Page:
Fact: SJPL promoters have another unlisted entity Shakti Polyweave Pvt Ltd (SPPL) with exact same business. ALways a red flag, but lots of promoters have small side-busineses. Fortunately, public credit reports of SPPL have tons of useful information to understand further. (2/11)
SJPL was founded by RB in 1985, whereas Shakti Polyweave Private Limited (SPPL) founded in 1997 and identifies HA as the main promoter. While RB serves as director on both SJPL and SPPL, HA seems full-time in SPPL but does not seem to have any fixed role in SJPL. (3/11)
Read 12 tweets
25 Aug
Asian Granito (AGL) scrambling to ensure the upcoming Rs 225 Cr rights issue doesn't run into headwinds. Promoters recently sold 12% of AGL to invest into a related party, and promoters will now invest back into AGL via rights issue! What's up 👇 (1/7)
Promoters justify 12% stake sale in AGL for investment into a related entity Adicon Ceramica LLP, where they state they have no holding. Weak argument, because business is intertwined and a designated partner of the LLP is a director in all material subsidiaries of AGL. (2/7)
AGL recently sold 18% holding in an associated listed company Astron Paper & Board, for 47 Cr. Now, promoters in this clarification state the rights funds will be used to primarily clear debt of Crystal Ceramics (CCL). But CCL isn't heavily indebted, debt is only Rs 140 Cr. (3/7)
Read 7 tweets
22 Aug
This thread below was an example of allocation policies you don't want to find when analysing a rights issue. Let's see the other end of the spectrum. Natural Capsules Limited (NCL) announced a rights issue on 05 Aug 21 to raise growth capital. (1/26)
Why NCL with 100 Cr market cap? There are many small manufacturers like NCL. Without economies of scale, smaller players suffer from high fixed costs, obsolete machinery and lower operating efficiencies, which generally depresses margins and constrains future growth.(2/26)
Small companies can take decades to grow to a size where economies of scale kick in, or where they are able to benefit from favourable supply-demand situations. The objective, thus, is finding companies at cusp of higher return on invested capital and economies of scale. (3/26)
Read 28 tweets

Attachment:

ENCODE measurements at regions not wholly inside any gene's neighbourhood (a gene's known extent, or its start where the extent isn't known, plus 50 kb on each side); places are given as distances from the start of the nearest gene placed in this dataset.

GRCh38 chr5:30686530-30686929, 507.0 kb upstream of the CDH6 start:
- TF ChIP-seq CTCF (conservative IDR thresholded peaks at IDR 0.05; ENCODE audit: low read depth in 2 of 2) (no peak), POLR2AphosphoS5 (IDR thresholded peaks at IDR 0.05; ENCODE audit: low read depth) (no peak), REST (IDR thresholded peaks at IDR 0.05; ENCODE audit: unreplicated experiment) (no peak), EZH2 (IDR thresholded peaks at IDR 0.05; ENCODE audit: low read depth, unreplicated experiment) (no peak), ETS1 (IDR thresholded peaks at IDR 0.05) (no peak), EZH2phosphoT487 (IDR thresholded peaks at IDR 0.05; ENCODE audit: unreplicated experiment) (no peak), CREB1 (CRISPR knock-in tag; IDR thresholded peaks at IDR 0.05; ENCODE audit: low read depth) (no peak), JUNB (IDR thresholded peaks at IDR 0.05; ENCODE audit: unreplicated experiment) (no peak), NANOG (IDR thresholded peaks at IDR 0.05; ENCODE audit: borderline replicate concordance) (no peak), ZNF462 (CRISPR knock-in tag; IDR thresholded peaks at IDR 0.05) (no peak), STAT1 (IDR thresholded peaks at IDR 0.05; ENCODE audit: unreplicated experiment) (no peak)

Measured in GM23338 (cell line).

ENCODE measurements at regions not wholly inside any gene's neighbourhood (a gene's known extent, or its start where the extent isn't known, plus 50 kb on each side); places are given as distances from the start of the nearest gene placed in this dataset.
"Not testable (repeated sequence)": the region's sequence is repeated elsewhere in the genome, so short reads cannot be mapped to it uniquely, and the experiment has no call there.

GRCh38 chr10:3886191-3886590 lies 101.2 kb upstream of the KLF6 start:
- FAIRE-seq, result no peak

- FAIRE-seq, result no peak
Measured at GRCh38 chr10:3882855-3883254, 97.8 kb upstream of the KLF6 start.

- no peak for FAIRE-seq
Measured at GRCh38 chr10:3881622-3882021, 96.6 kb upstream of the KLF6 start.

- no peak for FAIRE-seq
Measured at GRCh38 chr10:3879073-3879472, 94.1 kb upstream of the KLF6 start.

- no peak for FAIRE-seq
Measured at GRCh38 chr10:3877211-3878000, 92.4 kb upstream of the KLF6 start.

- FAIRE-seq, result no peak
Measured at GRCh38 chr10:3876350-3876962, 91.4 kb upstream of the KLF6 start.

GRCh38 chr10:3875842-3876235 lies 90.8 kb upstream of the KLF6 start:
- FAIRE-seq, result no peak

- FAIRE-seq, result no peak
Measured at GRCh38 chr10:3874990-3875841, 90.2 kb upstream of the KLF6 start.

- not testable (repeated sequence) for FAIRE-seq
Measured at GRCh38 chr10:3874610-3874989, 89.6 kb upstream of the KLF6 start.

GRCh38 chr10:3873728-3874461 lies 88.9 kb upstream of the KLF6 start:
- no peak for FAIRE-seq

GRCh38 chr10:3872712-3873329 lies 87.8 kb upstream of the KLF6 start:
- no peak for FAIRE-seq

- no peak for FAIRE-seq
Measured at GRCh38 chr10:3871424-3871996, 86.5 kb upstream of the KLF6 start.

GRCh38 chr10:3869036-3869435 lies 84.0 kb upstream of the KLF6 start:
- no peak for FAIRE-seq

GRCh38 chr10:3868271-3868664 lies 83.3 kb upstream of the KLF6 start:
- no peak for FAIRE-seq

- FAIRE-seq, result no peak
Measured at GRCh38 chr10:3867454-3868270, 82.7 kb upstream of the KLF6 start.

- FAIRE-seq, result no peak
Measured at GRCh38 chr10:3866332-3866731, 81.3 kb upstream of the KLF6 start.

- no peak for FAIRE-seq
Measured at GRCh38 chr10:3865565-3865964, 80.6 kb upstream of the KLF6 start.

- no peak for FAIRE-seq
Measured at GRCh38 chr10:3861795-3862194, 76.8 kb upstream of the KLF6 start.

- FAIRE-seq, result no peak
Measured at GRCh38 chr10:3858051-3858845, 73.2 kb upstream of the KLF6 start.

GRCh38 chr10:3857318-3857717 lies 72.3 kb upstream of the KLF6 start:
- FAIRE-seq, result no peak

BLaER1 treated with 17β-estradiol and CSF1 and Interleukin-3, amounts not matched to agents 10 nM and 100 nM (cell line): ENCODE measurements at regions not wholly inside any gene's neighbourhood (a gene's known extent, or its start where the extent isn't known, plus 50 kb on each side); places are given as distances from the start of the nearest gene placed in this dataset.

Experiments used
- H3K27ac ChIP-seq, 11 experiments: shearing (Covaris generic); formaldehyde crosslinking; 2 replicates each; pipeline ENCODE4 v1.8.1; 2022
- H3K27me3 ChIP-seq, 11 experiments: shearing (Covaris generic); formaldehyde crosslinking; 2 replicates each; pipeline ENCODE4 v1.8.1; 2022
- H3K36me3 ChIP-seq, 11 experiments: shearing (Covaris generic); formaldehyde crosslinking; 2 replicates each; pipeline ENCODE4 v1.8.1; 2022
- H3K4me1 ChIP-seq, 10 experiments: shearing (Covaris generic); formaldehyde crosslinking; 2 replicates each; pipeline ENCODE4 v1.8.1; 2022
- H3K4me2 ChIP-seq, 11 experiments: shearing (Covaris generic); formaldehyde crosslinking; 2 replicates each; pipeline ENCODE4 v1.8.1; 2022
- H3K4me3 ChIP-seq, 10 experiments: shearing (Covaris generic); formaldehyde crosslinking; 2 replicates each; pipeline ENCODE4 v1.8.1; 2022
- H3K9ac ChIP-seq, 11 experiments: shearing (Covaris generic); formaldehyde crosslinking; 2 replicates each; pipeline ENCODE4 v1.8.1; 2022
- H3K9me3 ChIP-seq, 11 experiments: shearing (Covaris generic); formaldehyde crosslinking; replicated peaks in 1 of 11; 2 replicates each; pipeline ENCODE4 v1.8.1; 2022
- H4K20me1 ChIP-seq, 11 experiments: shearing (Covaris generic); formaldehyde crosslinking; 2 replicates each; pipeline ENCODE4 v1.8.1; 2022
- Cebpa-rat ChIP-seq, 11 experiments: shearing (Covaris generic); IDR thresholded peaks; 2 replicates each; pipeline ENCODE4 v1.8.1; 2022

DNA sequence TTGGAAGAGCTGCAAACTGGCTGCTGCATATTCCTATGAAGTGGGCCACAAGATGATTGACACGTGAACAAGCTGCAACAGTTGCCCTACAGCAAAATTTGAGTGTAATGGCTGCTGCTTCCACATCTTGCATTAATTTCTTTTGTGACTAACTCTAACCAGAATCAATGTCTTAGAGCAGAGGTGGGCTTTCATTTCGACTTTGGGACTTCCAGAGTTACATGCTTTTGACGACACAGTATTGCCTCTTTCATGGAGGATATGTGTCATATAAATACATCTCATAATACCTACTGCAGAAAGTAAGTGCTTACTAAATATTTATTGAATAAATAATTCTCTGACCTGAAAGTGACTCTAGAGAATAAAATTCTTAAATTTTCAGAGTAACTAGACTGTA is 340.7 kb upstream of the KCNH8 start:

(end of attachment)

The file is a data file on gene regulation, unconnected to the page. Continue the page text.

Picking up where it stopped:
20 Aug
There are a few things to look at when analyzing a rights issue as a special situations play. Capital allocation skills of the management rank right at the top. Fundamental question - is it growth capital or a cover-up for fiscal misprudence in the past? (1/13)
Let's see how to spot the ones that may be covering up past fiscal misprudence. In this example, I take NxtDigital Limited, with 1100 crore market cap. Previously called Hinduja Ventures, it provides TV broadcast and broadband services. (2/13)
NxtDigital announced a rights issue of Rs 300 crore in May 2021, in 2:5 ratio at a price of Rs 300/share. Further, it also paid Rs 5.50 annual dividend for FY21. At the same time, company has incurred negative PAT at consolidated level for 7 consecutive years. (3/13)
Read 14 tweets
10 Aug
What we're seeing in small caps and mid caps - broad decline and lack of momentum - is natural in the rotation cycle. If your companies continue to grow earnings, they'll be back and beyond in a few quarters. If not, you picked lemons. No amount of narrative can change this.
This is usually the time when investors start to doubt the narrative they believed so far. Pain of loss hurts a lot more than pleasure of profit. It's scientifically proven. It's difficult to believe "sector has tailwinds" when your own money is disappearing before your eyes.
It's easy to imagine a future where you're just minting money punting on stocks (I did too). Many would contemplate leaving their jobs. And now there's that knot in the pit of your stomach. Or maybe I'm too early? Another 20% down should definitely trigger it.
Read 11 tweets